The main design idea of ODS steels is to greatly reduce the C content for inhibiting the precipitation of M23C6 carbides and concurrently introduce numerous nanoscale oxide precipitates for offsetting the strength reduction caused by the reduction of M23C6 carbides. Oxides have better thermal stability because of their higher dissolution temperature than M23C6 and MX carbides . Thus, the induced nanoscale oxide particles improve the precipitation strengthening and thermal stability of steels simultaneously. In the 1960s, SCK CEN in Belgium developed the first ODS steel . At first, Y2O3 is the main oxide in ODS steel because Y2O3 particles have strong anti-radiation decomposition and anti-oxidation peeling abilities . However, the size of Y2O3 in ODS steels is usually large (~30–40 nm), leading to the limited strengthening effect. Klueh et al.  reported that adding Ti to the ODS steel results in the formation of fine Y–Ti–O particles with a size of 3–5 nm. By contrast, the size of MX carbides in the EUROFER97 steel is 20–30 nm . Subsequently, Al was introduced to improve the corrosion resistance of ODS steels. Given the strong oxygen affinity of Al, Y–Al–O particles are preferentially precipitated in Ti-containing ODS steels. However, the large Y–Al–O particles (~10–20 nm) cause the significant reduction of mechanical properties of the steel compared with the fine Y–Ti–O precipitates . To overcome this problem, Dou et al.  refined the oxide particles to 7 nm by adding Zr in an Al-containing ODS steel. Yan further refined the oxide particles to 4 nm by adding Hf in an Al-containing ODS steel . As a result, the high-temperature strength and radiation resistance of the ODS steel are much higher than those of the RAFM steel in the same period. Fig. 7 shows a comparison of the high-temperature creep performance and radiation resistance between ODS and RAFM steels in recent years [100–103]. The creep life of the 9Cr ODS steel is ~1000 times longer than that of the F82H and Eurofer 97 steels under 650°C/130 MPa. Thus, the ODS steel is a possible candidate to meet the service requirements of next-generation nuclear fusion reactors.
Figure 7. Comparison of high-temperature creep strength at 650°C (a) and irradiation resistance at 450–480°C (b) between ODS and RAFM steels in recent years.
Nevertheless, the preparation process of ODS steels is complex. Thus, the fabrication is difficult to be industrialized at present. ODS steels are mainly prepared via powder metallurgy , and a schematic of the preparation process is shown in Fig. 8. In brief, the metal and oxide particles are separately milled to nanometer powders, and then the metallic and oxide powders are mixed by mechanical alloying to promote the homogeneity of the material. The mechanical alloying powders are sintered via hot isostatic pressing to enhance the compactness of the material and promote the nucleation of nano-sized oxide particles in steels. Finally, the microstructure of the steel is further controlled by deformation processing and heat treatment. Ball milling and mechanical alloying are difficult to control. Thus, they may lead to the discrepancy of chemical compositions of ODS steels. Moreover, the preparation process is complex, time consuming, and inefficient, leading to a great increase in the production cost of ODS steels . At present, the development of ODS steels is mainly focused on how to improve production capacity and efficiency to achieve mass production of bulk ODS steels.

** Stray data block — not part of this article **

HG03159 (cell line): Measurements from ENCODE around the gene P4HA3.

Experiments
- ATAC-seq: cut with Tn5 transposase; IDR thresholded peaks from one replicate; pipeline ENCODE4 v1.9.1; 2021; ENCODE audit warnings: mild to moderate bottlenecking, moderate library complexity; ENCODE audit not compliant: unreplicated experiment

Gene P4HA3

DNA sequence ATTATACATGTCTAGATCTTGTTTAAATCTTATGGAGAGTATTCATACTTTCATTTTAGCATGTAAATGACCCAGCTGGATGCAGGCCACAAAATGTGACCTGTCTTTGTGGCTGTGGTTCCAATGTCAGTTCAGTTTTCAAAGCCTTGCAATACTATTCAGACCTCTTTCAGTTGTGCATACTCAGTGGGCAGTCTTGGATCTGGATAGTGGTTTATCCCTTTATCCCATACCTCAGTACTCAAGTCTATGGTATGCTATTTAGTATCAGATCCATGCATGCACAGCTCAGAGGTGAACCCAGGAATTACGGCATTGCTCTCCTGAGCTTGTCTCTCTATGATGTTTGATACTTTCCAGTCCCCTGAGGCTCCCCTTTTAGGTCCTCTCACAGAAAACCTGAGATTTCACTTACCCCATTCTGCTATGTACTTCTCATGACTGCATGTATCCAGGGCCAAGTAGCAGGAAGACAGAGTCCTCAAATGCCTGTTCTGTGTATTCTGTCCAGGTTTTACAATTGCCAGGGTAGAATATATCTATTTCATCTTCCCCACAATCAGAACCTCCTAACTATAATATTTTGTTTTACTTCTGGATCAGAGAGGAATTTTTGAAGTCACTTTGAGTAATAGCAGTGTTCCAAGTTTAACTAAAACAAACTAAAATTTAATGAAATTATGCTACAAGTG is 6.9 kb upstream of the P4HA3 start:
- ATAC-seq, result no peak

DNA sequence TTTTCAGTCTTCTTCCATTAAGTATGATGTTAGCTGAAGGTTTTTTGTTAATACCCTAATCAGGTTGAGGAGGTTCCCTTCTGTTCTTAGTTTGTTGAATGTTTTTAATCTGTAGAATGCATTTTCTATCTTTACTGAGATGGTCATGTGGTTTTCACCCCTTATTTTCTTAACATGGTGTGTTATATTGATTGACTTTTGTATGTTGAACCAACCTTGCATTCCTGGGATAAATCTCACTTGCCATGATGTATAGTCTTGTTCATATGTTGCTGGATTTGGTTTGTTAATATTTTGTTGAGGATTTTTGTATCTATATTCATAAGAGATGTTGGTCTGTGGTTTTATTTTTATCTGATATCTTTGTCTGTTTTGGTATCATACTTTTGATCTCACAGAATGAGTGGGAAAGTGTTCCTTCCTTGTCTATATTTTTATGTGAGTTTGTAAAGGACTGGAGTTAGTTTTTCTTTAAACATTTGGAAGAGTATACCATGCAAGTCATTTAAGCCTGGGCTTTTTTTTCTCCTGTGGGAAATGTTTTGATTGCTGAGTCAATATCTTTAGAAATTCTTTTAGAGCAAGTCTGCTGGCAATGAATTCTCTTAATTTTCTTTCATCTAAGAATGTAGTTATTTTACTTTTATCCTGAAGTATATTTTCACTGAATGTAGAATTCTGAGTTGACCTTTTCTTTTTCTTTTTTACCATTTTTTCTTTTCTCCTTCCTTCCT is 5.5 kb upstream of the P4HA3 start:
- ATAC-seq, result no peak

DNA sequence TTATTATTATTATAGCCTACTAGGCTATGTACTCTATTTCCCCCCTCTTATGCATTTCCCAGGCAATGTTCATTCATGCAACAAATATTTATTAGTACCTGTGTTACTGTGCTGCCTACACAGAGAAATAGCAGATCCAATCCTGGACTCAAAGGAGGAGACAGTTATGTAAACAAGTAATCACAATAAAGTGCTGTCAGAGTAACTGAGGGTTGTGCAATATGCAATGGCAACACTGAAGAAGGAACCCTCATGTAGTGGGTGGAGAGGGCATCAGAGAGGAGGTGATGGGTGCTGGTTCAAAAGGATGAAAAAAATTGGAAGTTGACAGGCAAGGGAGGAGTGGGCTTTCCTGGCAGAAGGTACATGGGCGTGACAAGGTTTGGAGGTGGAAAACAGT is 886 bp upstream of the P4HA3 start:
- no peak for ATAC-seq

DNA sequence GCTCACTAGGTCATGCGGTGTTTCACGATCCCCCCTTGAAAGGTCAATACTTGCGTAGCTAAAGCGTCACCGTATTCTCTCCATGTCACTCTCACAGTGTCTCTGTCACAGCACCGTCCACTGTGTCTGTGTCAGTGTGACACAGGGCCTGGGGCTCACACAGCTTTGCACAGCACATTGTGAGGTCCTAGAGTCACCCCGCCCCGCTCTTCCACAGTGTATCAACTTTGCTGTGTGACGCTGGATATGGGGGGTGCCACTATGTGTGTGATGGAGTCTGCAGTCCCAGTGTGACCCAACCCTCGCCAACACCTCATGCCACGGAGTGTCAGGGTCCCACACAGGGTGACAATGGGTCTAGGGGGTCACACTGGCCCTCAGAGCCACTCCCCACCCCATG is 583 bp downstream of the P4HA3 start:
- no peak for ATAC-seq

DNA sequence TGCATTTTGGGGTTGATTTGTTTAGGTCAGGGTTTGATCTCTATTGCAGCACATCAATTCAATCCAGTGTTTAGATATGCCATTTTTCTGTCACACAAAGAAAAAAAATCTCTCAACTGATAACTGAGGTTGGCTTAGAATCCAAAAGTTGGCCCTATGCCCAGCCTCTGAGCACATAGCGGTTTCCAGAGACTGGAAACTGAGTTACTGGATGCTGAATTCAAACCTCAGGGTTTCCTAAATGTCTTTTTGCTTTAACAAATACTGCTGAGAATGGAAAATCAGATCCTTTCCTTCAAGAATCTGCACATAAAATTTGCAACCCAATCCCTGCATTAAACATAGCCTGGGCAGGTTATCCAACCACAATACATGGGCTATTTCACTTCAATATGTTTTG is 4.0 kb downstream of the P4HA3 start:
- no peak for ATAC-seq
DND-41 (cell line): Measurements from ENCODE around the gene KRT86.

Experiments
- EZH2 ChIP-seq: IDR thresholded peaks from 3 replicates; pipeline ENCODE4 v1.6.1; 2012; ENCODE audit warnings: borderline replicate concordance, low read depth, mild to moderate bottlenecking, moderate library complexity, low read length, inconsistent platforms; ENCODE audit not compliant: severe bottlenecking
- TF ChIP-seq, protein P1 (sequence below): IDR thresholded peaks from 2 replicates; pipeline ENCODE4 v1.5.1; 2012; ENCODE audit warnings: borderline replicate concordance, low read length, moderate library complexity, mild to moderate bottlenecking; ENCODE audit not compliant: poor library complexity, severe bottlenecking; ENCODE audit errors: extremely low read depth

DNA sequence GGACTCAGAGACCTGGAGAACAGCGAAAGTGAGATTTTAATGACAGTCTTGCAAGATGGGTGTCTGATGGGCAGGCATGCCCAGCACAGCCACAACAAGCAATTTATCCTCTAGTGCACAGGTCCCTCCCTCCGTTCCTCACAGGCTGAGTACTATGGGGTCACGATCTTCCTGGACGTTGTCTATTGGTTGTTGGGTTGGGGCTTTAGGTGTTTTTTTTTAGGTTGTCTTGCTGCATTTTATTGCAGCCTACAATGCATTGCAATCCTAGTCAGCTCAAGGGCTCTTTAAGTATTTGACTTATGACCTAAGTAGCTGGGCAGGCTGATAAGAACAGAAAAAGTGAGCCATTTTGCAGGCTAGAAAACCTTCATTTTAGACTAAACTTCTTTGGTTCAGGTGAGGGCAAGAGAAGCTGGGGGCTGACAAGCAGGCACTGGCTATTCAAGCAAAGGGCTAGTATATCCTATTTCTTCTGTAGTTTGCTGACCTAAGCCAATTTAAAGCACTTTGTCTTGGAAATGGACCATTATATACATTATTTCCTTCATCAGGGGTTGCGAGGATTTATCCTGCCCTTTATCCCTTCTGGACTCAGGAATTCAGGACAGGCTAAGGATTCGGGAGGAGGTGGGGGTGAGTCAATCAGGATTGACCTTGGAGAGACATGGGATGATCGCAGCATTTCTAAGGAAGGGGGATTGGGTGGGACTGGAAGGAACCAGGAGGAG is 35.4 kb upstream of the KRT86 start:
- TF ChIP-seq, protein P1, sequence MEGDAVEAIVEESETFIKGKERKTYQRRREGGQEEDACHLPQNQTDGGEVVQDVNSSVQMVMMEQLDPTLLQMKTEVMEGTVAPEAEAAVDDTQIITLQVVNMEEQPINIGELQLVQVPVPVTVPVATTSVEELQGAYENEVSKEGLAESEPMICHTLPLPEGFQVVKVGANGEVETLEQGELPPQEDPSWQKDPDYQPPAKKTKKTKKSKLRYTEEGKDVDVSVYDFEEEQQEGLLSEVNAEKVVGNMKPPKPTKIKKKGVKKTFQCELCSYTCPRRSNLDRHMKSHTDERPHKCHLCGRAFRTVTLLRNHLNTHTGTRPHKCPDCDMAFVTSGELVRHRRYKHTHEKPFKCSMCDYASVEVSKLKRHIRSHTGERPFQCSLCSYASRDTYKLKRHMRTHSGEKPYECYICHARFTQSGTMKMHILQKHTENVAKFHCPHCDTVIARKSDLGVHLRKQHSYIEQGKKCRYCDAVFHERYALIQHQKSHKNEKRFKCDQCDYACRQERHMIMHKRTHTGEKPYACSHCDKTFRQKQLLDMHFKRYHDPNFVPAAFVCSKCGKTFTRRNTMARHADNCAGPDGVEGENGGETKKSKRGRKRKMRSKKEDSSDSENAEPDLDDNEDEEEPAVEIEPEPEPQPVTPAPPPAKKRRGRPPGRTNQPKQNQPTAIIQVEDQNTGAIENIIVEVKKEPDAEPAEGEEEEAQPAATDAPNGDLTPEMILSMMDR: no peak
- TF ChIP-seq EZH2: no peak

Figure 8. Schematic of the preparation processes of ODS steels . Reprinted from J. Nucl. Mater., 518, T. Jaumier, S. Vincent, L. Vincent, and R. Desmorat, Creep and damage anisotropies of 9%Cr and 14% Cr ODS steel cladding, 274, Copyright 2019, with permission from Elsevier.
Machining strengthening can be divided into cold deformation and thermal deformation. The main idea of the cold deformation strengthening of RAFM steels is to greatly refine subgrains and carbides by introducing severe plastic deformation (SPD) [106–107] at low temperatures in order to increase subgrain boundary strengthening and precipitation strengthening. In 2011, Wang et al.  first prepared ultrafine subgrained P91 steel through surface mechanical attrition treatment (SMAT). They successfully reduced the average diameter of subgrains and M23C6 carbides to 35 and 20 nm, respectively, from 320 nm and 125 nm in the traditional RAFM steel, respectively. However, SMAT is a SPD method to synthesize the nanostructured surface layer on metallic materials; thus, it cannot fabricate samples with large dimensions. Later, Chen et al.  prepared an ultrafine subgrained RAFM steel by cold forging and post-annealing, which reduced the subgrain and M23C6 carbide size to 240 and 60 nm, respectively. Compared with the traditional quenching plus tempering process, cold forging and post-annealing successfully increase the yield strength of the RAFM steel from 550 to 650 MPa and elongation from 18% to 25%. Recently, Jin et al.  have prepared an ultrafine subgrained 9Cr2WVTa steel by multi-pass rotary-swaging and post-annealing, and reduced the subgrain and M23C6 carbide sizes to 330 and 50 nm, respectively. The creep life of ultrafine grained 9Cr2WVTa steel at 550°C has been greatly improved, i.e., 550 h at an applied stress of 270 MPa and exceeding 1300 h at an applied stress of 250 MPa. By contrast, the creep lives of the Eurofer 97 and F82H steels are merely 17, 50, and 150 h under identical creep conditions. The creep life of the cold deformed 9Cr2WVTa steel is 30 times higher than that of the F82H and Eurofer 97 steels under 550°C/270 MPa. The comparison of creep lives among ultrafine subgrained 9Cr2WVTa, typical Eurofer 97, and F82H steels is shown in Fig. 9.